Prime (minister's) real estate: inside Margaret Thatcher's Â£30m home
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(© The Telegraph) Inside Margaret Thatcher's £30m home
It is certainly a property worthy of a former prime minister: a six-bedroom, six-floor townhouse on one of the most prestigious squares in Belgravia, and it comes complete with a £30 million price tag. This is blue-plaque London at its majestic best.
Plaques on the other side of the square commemorate Matthew Arnold, the poet, and Mary Shelley, the author of Frankenstein. Around the corner in Eaton Square, the English Heritage blue badge marks the home of another former Conservative prime minister, Stanley Baldwin, who was at the helm during the 1936 Abdication crisis.
But the former resident of No 73 Chester Square – the late Baroness Thatcher, no less – was a far bigger political beast than Baldwin. And there is sure to be an avalanche of interest now that her old home has come on the market, after a three-year, multimillion-pound refurbishment by owners Leconfield – the central London, luxury developer, controlled and run by managing director, George Brooksbank.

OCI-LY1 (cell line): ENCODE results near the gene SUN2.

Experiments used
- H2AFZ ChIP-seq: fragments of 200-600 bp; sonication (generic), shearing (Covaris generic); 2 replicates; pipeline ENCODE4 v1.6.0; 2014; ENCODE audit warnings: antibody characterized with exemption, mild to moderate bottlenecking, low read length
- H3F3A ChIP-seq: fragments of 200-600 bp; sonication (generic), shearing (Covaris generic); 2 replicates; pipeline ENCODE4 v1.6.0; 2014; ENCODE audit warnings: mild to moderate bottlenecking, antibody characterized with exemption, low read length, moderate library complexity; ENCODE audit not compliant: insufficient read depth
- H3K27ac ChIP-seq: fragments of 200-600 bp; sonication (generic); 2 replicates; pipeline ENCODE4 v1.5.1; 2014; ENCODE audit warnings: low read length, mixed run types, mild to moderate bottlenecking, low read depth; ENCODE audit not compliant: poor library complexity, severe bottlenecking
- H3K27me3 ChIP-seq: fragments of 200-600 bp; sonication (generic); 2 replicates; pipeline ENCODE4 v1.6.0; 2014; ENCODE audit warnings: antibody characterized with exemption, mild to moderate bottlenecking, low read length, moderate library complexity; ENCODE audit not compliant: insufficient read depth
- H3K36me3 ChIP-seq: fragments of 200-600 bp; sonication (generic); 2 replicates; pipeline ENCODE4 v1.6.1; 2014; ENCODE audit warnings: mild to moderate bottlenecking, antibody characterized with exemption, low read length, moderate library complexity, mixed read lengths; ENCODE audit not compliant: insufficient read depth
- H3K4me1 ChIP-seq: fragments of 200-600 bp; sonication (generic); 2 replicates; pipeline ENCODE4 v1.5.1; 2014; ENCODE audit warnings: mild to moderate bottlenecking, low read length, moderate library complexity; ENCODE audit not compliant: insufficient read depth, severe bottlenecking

(© The Telegraph) The number 73 inlaid into the doorstep
Little architectural grace-notes abound. The inlaid “73” plaque in the front doorstep was designed by Baroness Thatcher herself, while the flooring in the entrance hall uses the same Hopton stone as the lobbies of the House of Commons.
“If these walls could talk, they could tell extraordinary tales of Margaret Thatcher talking to Ronald Reagan and other world leaders [both in person and over the phone],” says Richard Gutteridge, head of Savills Sloane Street.